A fast-paced mystery featuring plenty of excitement.


Skully, Perdition Games

Kidnapping, murder, and mind games are afoot in Fraser’s (Simon Says, 2014) latest thriller, which revisits PI Sam McNamara as she tackles a new case.

It’s July 1980, and pregnant Nina LeBlanc has been having a strange nightmare: she repeatedly dreams of abandoning her 5-year-old daughter, Gabriella, in the forest. Her husband, Quentin, says it’s nothing, but Nina is convinced she’s inherited her Scottish grandmother’s prophetic vision and that something terrible is going to happen to Gabriella. Her premonitions turn out to be all too true: Gabriella goes missing during the family’s vacation to a remote cabin and isn’t found until later, having killed the man who was physically and sexually abusing her. Ten years later, Quentin can tell there’s something wrong with Gabriella; his worst fears are confirmed when Isabella, her younger sister, is pushed from a treehouse. The story then flashes forward to the present day, when private detective Sam McNamara meets the adult Gabriella, not realizing they used to live next door to each other as children. Sam and her boyfriend, Reece, are reluctantly drawn into Gabriella’s life after she disappears, leaving nothing but a trail of blood and a 911 call saying her husband tried to kill her. Now, Sam and Reece must discover whether Gabriella is alive or dead—and who might have tried to murder her. Fraser’s second entry in the Perdition Games series is much stronger than the first. The writing throughout is taut and focused, capturing the reader’s attention and constantly upping the stakes as Sam tries to untangle the mystery that is Gabriella. Sam is a more compelling character this time around, too; as she wades through Gabriella’s past, she discovers things about her own that drive a wedge between her and Reece, allowing her to explore her own shortcomings and grow as a person. Although the novel gives away the answer to the mystery too soon, it still delivers a good dose of entertainment and moral ambiguity along the way.

A fast-paced mystery featuring plenty of excitement.

Pub Date: June 21, 2015

ISBN: 978-0-9947742-0-0

Page Count: 304

Publisher: CreateSpace

Review Posted Online: June 25, 2015

Kirkus Reviews Issue: Aug. 15, 2015

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An enjoyable, cozy novel that touches on tough topics.


A group of strangers who live near each other in London become fast friends after writing their deepest secrets in a shared notebook.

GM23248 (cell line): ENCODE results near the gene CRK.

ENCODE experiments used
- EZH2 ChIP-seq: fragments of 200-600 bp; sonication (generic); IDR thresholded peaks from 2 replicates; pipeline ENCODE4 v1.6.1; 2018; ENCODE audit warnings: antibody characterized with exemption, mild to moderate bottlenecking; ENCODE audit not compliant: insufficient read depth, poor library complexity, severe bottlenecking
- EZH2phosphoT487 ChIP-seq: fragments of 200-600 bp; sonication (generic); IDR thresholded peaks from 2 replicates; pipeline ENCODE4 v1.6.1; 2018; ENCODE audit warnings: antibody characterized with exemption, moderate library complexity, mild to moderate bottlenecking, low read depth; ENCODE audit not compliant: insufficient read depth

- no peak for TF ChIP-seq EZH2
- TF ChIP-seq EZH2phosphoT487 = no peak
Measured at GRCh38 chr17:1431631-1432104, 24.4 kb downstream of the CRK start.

Julian Jessop, a septuagenarian artist, is bone-crushingly lonely when he starts “The Authenticity Project”—as he titles a slim green notebook—and begins its first handwritten entry questioning how well people know each other in his tiny corner of London. After 15 years on his own mourning the loss of his beloved wife, he begins the project with the aim that whoever finds the little volume when he leaves it in a cafe will share their true self with their own entry and then pass the volume on to a stranger. The second person to share their inner selves in the notebook’s pages is Monica, 37, owner of a failing cafe and a former corporate lawyer who desperately wants to have a baby. From there the story unfolds, as the volume travels to Thailand and back to London, seemingly destined to fall only into the hands of people—an alcoholic drug addict, an Australian tourist, a social media influencer/new mother, etc.—who already live clustered together geographically. This is a glossy tale where difficulties and addictions appear and are overcome, where lies are told and then forgiven, where love is sought and found, and where truths, once spoken, can set you free. Secondary characters, including an interracial gay couple, appear with their own nuanced parts in the story. The message is strong, urging readers to get off their smartphones and social media and live in the real, authentic world—no chain stores or brands allowed here—making friends and forming a real-life community and support network. And is that really a bad thing?

An enjoyable, cozy novel that touches on tough topics.

Pub Date: Feb. 4, 2020

ISBN: 978-1-9848-7861-8

Page Count: 368

Publisher: Pamela Dorman/Viking

Review Posted Online: Oct. 27, 2019

Kirkus Reviews Issue: Nov. 15, 2019

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A strict report, worthy of sympathy.


A violent surfacing of adolescence (which has little in common with Tarkington's earlier, broadly comic, Seventeen) has a compulsive impact.

"Nobody big except me" is the dream world of Holden Caulfield and his first person story is down to the basic, drab English of the pre-collegiate. For Holden is now being bounced from fancy prep, and, after a vicious evening with hall- and roommates, heads for New York to try to keep his latest failure from his parents. He tries to have a wild evening (all he does is pay the check), is terrorized by the hotel elevator man and his on-call whore, has a date with a girl he likes—and hates, sees his 10 year old sister, Phoebe. He also visits a sympathetic English teacher after trying on a drunken session, and when he keeps his date with Phoebe, who turns up with her suitcase to join him on his flight, he heads home to a hospital siege. This is tender and true, and impossible, in its picture of the old hells of young boys, the lonesomeness and tentative attempts to be mature and secure, the awful block between youth and being grown-up, the fright and sickness that humans and their behavior cause the challenging, the dramatization of the big bang. It is a sorry little worm's view of the off-beat of adult pressure, of contemporary strictures and conformity, of sentiment….

A strict report, worthy of sympathy.

Pub Date: June 15, 1951

ISBN: 0316769177

Page Count: -

Publisher: Little, Brown

Review Posted Online: Nov. 2, 2011

Kirkus Reviews Issue: June 15, 1951

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